EABL secures a Ksh12.5 billion loan for Kisumu Keg plant
The EABL is set to create 100,000 direct and indirect employment opportunities and double the demand for sorghum to 40,000 tonnes in the next 3-5 years. This is after the brewer secured a 12.5 billion long-term loan from the Standard bank group. The money is set to go into the recently launched construction of a senator keg factory in Kisumu.
The brewer secured a Ksh7.5 billion loan from The Standard group and the balance cleared by Stanbic holdings, its Kenyan subsidiary.
On its part, EABL is set to dig about 2.5 billion from its accounts for the completion of the project which is expected to start operations 2019.
“We managed to secure a Sh12.5 billion long-term facility,” said Gyuri Geiszl, EABL’s finance director. “We have just drawn down a small portion, about Sh2 billion since the project has just started. As we move along, we shall generate the cash flow to fund the remaining portion.”
However, the brewer did not disclose the terms of the loan facility or its applicable interest rate. Stanbic holdings is one of the brewer’s principal bankers alongside Barclays bank, Citibank and Standard Chartered Bank. The four have been involved in providing funds for EABL’s megaprojects. EABL has in the recent past relied on its parent company Diageo (which owns 50.1%) to fund its major projects.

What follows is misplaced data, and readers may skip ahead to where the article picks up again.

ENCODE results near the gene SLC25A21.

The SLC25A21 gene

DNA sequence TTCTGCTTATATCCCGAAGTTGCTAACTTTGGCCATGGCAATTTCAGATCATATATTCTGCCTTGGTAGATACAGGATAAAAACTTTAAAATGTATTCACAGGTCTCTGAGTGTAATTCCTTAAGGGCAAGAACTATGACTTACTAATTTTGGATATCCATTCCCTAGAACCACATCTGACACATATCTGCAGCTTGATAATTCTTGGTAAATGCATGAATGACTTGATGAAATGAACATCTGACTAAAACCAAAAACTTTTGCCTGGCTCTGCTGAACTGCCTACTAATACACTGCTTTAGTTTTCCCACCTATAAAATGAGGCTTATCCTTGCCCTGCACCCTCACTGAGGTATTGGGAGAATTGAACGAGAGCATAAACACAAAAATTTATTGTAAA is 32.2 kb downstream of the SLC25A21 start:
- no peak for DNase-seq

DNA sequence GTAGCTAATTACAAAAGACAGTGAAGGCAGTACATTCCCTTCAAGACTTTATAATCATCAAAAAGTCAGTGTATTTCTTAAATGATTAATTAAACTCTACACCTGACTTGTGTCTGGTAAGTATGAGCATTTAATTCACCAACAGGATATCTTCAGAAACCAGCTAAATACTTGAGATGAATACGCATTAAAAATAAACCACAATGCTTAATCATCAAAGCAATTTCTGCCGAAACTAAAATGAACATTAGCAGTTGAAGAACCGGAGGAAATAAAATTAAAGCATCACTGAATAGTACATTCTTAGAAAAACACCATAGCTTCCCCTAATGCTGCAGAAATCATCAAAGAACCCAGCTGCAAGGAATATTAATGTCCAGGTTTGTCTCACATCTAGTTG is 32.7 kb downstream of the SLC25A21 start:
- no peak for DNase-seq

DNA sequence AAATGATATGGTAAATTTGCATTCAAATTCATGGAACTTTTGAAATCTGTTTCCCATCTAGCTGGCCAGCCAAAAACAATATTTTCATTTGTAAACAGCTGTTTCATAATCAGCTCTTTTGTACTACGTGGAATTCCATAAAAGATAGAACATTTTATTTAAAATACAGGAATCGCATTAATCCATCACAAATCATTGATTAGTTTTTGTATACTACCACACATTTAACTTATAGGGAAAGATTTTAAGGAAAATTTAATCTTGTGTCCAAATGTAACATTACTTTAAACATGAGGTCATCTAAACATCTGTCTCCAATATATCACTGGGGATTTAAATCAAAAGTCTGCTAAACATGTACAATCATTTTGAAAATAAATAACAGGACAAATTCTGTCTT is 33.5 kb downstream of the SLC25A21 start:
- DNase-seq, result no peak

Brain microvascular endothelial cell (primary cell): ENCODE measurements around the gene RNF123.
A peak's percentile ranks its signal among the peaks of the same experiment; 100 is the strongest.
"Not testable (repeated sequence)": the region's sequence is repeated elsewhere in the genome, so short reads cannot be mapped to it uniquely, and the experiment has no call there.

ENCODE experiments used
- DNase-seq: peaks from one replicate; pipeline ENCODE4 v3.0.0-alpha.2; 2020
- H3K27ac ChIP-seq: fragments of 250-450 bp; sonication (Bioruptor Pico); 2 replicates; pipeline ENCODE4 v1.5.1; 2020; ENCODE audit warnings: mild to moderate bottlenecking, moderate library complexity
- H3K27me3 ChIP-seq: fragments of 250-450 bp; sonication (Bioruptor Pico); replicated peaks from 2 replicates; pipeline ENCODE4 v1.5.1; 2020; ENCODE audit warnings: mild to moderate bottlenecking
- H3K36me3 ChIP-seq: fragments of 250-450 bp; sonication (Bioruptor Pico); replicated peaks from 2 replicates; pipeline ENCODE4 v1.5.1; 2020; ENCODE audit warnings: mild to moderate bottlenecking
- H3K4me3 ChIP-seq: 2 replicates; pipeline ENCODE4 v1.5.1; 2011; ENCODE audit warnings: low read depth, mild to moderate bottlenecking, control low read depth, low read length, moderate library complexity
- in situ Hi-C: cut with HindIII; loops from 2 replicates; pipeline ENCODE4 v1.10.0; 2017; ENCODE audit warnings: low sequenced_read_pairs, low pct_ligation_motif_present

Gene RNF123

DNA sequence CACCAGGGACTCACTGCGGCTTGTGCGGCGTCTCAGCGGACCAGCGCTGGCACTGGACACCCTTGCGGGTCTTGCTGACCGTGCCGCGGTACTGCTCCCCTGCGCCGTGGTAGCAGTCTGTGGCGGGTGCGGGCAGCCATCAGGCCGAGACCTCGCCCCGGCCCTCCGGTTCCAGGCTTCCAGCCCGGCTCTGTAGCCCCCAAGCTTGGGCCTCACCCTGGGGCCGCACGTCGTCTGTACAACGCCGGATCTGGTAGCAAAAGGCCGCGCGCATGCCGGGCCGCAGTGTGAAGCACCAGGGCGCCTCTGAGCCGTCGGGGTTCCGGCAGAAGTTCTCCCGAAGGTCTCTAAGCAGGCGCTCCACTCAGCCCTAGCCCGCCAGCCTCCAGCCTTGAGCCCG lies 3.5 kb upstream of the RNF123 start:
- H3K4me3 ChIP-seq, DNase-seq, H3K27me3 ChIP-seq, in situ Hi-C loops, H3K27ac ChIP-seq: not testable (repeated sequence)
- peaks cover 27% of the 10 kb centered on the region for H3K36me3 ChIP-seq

“Six months ago, we had a couple of ideas of how we were going to fund the Kisumu brewery, but we eventually settled on debt,” Mr Geiszl said without disclosing the options dropped.
Construction of the upcoming factory, which sits on land occupied by defunct EABL brewery, commenced in July with its projected annual production capacity being 100 million liters.
Senator Keg, a drink dispensed in mugs from barrels, has emerged as beer volume driver for the regional brewer due to its low purchase price of about Sh30 per 300ml mug.
In the half-year under review, this drink did not perform as per previous years, with sales dropping by Sh1.5 billion. EABL’s management says this drop in volumes partly resulted from the factory’s closure for two months beginning July to facilitate Sh436 million capacity expansion works.
Increased inflation, the extended electioneering period and a Sh5 increase in the price per mug, following changes in excise tax applicable, also dragged down consumption